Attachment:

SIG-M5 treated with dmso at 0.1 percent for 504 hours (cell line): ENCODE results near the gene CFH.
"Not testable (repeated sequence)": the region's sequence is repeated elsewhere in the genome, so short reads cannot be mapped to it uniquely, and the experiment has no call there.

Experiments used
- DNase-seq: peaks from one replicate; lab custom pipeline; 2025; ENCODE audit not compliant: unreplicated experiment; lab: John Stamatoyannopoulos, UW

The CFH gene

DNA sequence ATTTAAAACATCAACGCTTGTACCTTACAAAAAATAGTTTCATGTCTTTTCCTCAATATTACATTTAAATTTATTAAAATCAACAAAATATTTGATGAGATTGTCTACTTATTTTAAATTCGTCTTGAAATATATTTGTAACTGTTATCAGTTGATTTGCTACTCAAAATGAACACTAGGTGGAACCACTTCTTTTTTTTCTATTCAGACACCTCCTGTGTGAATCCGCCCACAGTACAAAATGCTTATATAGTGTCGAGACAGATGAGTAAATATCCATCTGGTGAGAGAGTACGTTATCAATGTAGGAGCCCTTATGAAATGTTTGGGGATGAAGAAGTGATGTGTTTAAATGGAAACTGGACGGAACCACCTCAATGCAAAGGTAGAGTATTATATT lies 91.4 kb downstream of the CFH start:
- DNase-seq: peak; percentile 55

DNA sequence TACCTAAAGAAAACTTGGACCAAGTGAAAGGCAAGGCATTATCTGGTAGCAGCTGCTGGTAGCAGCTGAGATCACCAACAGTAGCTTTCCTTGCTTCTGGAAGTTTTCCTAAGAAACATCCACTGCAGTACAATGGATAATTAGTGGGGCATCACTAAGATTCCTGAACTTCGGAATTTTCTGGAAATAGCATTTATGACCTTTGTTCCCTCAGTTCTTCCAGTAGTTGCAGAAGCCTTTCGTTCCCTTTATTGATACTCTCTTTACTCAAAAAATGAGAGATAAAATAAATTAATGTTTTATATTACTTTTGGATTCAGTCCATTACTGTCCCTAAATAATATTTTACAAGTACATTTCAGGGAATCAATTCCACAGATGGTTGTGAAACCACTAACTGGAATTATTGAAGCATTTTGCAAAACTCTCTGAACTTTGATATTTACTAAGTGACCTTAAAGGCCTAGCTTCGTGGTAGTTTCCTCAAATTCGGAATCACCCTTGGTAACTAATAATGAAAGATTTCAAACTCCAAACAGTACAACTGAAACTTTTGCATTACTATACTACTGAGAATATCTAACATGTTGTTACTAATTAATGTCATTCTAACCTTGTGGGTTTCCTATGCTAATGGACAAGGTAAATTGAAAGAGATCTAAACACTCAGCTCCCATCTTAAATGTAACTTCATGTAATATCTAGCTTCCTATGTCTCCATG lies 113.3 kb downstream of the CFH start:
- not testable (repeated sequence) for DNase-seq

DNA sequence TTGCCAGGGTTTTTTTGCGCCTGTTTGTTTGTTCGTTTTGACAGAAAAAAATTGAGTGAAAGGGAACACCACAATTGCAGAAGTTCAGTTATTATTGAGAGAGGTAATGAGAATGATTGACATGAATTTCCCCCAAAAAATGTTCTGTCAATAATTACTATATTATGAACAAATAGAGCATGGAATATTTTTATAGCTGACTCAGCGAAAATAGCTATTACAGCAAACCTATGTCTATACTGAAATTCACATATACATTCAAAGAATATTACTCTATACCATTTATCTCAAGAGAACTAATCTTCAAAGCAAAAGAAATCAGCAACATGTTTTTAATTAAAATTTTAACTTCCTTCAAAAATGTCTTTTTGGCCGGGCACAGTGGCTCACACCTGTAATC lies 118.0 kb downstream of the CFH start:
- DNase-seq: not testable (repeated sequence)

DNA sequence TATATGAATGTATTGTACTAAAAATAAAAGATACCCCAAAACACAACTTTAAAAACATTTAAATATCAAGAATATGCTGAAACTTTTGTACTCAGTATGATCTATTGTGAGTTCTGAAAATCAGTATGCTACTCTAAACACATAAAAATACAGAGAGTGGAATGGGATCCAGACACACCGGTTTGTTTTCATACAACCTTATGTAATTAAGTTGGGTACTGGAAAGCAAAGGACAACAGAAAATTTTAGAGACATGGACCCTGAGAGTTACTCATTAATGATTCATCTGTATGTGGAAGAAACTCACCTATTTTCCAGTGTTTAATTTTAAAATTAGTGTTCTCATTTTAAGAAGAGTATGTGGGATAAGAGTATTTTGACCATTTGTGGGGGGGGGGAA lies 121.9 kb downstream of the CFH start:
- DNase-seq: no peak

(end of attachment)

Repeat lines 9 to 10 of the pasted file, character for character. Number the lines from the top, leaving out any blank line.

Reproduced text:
- not testable (repeated sequence) for DNase-seq

DNA sequence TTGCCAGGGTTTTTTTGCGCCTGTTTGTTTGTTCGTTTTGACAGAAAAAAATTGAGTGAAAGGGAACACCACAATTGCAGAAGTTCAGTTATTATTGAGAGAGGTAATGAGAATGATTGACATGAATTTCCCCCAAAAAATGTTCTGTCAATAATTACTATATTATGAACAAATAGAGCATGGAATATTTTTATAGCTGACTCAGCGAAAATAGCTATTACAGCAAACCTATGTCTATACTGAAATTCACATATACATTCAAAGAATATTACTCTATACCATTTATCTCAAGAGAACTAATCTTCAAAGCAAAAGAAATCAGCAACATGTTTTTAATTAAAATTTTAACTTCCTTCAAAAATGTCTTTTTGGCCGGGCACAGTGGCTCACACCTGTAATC lies 118.0 kb downstream of the CFH start: